Archive for October, 2009

Step #1: First, you need to find out process PID (process id)

Use ps command or pidof command to find out process ID (PID). Syntax:
ps aux | grep processname
pidof processname

For example if process name is lighttpd, you can use any one of the following command to obtain process ID:
# ps aux | grep lighttpd
Output:
lighttpd 3486 0.0 0.1 4248 1432 ? S Jul31 0:00 /usr/sbin/lighttpd -f /etc/lighttpd/lighttpd.conf
lighttpd 3492 0.0 0.5 13752 3936 ? Ss Jul31 0:00 /usr/bin/php5-cg

OR use pidof command which is use to find the process ID of a running program:
# pidof lighttpd
Output:
3486
Step #2: kill process using PID (process id)

Above command tell you PID (3486) of lighttpd process. Now kill process using this PID:
# kill 3486

OR
# kill -9 3486

Where,
-9 is special Kill signal, which will kill the process.
killall command examples

DO NOT USE killall command on UNIX system (Linux only command). You can also use killall command. The killall command kill processes by name (no need to find PID):
# killall -9 lighttpd

Kill Firefox process:
# killall -9 firefox-bin

As I said earlier killall on UNIX system does something else. It kills all process and not just specific process. Do not use killall on UNIX system (use kill -9).

Use ps command

Type the following ps command to display all running process
# ps aux | less

Where,
-A: select all processes
a: select all processes on a terminal, including those of other users
x: select processes without controlling ttys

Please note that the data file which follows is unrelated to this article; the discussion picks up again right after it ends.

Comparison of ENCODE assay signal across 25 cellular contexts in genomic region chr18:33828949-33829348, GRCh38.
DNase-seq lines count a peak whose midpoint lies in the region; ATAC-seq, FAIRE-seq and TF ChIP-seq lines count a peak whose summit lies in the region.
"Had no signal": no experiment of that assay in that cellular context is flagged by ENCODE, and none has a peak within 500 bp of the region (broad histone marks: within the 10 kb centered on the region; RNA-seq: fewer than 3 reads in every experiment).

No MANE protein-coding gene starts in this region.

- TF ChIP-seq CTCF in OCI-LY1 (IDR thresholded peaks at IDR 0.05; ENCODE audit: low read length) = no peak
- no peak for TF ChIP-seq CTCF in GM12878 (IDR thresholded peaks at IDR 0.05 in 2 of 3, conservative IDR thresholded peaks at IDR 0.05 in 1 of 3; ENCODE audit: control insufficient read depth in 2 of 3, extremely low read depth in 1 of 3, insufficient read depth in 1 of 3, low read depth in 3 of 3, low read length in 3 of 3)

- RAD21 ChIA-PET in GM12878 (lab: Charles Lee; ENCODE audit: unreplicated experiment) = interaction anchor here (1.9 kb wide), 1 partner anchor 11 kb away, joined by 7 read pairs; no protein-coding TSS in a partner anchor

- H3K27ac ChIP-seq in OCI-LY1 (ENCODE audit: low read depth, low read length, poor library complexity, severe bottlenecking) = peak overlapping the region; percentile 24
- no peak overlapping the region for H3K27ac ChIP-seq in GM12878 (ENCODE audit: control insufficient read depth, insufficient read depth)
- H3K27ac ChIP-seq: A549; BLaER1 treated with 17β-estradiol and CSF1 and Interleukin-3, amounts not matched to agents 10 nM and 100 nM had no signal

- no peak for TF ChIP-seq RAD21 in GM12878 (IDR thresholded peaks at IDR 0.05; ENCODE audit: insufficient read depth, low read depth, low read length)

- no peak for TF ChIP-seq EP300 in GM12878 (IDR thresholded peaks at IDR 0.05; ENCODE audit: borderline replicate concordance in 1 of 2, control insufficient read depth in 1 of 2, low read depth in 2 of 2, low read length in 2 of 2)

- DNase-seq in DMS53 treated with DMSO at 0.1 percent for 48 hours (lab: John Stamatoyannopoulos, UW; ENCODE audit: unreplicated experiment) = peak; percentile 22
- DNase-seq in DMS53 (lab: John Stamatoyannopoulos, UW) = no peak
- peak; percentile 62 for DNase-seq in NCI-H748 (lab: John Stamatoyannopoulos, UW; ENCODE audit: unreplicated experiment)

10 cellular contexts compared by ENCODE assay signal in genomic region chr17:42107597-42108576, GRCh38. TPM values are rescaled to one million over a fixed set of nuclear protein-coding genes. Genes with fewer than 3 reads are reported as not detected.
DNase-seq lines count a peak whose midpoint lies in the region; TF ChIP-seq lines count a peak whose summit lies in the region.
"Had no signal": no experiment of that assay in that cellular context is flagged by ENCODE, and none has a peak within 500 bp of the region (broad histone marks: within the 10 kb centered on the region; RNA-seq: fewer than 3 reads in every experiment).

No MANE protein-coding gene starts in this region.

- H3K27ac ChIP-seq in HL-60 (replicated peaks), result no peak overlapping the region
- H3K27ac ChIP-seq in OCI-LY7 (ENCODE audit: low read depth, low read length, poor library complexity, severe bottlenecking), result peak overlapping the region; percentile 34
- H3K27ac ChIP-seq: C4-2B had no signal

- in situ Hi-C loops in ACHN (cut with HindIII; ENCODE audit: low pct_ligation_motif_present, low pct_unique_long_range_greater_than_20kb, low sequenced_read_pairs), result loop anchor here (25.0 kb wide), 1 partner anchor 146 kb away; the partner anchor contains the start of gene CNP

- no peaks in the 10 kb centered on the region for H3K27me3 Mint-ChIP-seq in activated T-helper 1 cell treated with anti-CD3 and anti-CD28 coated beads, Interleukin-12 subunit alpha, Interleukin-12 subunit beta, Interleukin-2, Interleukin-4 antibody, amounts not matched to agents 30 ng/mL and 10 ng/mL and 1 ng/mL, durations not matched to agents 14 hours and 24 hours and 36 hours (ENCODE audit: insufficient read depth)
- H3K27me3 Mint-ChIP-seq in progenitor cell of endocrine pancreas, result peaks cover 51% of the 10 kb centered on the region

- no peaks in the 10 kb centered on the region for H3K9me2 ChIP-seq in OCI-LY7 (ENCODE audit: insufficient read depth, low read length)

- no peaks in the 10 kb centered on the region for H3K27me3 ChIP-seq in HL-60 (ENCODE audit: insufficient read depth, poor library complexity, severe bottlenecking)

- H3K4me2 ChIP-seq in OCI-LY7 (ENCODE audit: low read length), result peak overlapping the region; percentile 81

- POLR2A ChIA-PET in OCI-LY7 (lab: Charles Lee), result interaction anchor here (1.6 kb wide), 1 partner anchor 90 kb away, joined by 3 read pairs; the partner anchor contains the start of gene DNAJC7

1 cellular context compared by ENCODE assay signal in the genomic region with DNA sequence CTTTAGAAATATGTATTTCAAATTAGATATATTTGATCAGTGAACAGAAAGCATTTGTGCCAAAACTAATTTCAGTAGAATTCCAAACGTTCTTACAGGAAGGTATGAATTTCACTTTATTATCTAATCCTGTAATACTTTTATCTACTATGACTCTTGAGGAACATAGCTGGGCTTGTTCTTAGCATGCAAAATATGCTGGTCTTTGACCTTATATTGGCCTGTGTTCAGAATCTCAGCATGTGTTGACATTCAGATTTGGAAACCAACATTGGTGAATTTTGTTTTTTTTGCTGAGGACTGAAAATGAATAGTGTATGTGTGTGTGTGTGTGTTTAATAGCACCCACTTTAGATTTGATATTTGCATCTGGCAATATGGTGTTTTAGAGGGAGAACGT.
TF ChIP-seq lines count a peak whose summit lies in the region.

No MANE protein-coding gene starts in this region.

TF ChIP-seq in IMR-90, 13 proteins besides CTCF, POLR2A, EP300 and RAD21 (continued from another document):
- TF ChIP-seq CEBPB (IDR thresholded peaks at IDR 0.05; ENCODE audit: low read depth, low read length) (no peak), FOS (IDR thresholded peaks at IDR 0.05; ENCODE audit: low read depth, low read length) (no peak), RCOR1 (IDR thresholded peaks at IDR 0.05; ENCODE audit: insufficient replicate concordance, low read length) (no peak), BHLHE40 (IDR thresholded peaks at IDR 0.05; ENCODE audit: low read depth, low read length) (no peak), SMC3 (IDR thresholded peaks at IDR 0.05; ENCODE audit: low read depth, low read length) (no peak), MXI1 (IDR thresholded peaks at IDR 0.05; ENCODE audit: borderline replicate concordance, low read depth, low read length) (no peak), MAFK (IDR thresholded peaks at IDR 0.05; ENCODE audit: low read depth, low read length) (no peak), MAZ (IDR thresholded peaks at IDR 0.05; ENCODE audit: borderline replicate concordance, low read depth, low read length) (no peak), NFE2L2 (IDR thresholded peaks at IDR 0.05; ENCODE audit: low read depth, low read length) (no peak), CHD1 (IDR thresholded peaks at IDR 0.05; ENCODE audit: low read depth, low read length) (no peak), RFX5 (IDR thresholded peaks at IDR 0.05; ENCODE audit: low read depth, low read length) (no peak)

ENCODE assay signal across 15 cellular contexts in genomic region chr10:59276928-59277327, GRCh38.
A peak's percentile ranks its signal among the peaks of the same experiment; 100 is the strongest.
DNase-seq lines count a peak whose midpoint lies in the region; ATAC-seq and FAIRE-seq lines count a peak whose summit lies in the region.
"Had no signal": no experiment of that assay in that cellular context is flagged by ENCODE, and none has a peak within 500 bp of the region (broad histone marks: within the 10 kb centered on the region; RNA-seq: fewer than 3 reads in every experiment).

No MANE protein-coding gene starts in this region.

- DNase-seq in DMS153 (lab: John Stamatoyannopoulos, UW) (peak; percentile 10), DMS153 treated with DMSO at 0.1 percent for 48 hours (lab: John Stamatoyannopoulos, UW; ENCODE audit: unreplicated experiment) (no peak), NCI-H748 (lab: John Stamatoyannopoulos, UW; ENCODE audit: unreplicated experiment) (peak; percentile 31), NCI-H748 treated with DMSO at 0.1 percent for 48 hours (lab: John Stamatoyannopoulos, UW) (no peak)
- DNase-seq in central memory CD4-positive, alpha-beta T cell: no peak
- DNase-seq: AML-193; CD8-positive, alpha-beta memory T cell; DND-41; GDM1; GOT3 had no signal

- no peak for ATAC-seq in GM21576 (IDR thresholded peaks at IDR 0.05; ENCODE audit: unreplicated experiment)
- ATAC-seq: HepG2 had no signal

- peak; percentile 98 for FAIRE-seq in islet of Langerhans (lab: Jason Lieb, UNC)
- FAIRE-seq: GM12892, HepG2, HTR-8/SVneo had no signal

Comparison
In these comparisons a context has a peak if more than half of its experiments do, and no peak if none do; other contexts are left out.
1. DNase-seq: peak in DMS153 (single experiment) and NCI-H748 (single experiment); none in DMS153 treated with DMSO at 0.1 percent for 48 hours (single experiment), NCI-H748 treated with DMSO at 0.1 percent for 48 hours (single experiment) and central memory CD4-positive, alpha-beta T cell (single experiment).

Task: see every process on the system

# ps -A
# ps -e
Task: See every process except those running as root

# ps -U root -u root -N
Task: See process run by user vivek

# ps -u vivek
Task: Use top command

The top program provides a dynamic real-time view of a running system. Type the top at command prompt:
# top

Task: display a tree of processes

pstree shows running processes as a tree. The tree is rooted at either pid or init if pid is omitted. If a user name is specified, all process trees rooted at processes owned by that user are shown.
$ pstree

Task: Print a process tree using ps

# ps -ejH
# ps axjf
Task: Get info about threads

# ps -eLf
# ps axms
Task: Get security info

# ps -eo euser,ruser,suser,fuser,f,comm,label
# ps axZ
# ps -eM
Task: Save Process Snapshot to a file

# top -b -n1 > /tmp/process.log

Or you can email it to yourself:
# top -b -n1 | mail -s ‘Process snapshot’ you@example.com

Task: Lookup process

Use pgrep command. pgrep looks through the currently running processes and lists the process IDs which matches the selection criteria to screen. For example display firefox process id:
$ pgrep firefox

Following command will list the process called sshd which is owned by root user.
$ pgrep -u root sshd
Say hello to htop

htop is interactive process viewer just like top, but allows to scroll the list vertically and horizontally to see all processes and their full command lines. Tasks related to processes (killing, renicing) can be done without entering their PIDs. To install htop type command:
# apt-get install htop

or
# yum install htop

Now type htop to run the command:
# htop

Requirements
PC or router running GNU/Linux
Multiple WAN Connections, either from the same ISP or different ones
A dedicated ethernet adapter for each connection.

Update 2008-05-23: It should be noted that this example requires all involved interfaces to be configured already. It assumes IPs have been assigned without using DHCP, though minor changes could account for that. The interfaces must also be active (not stopped). Thanks for Mickael Maddison pointing out that I hadn’t mentioned that.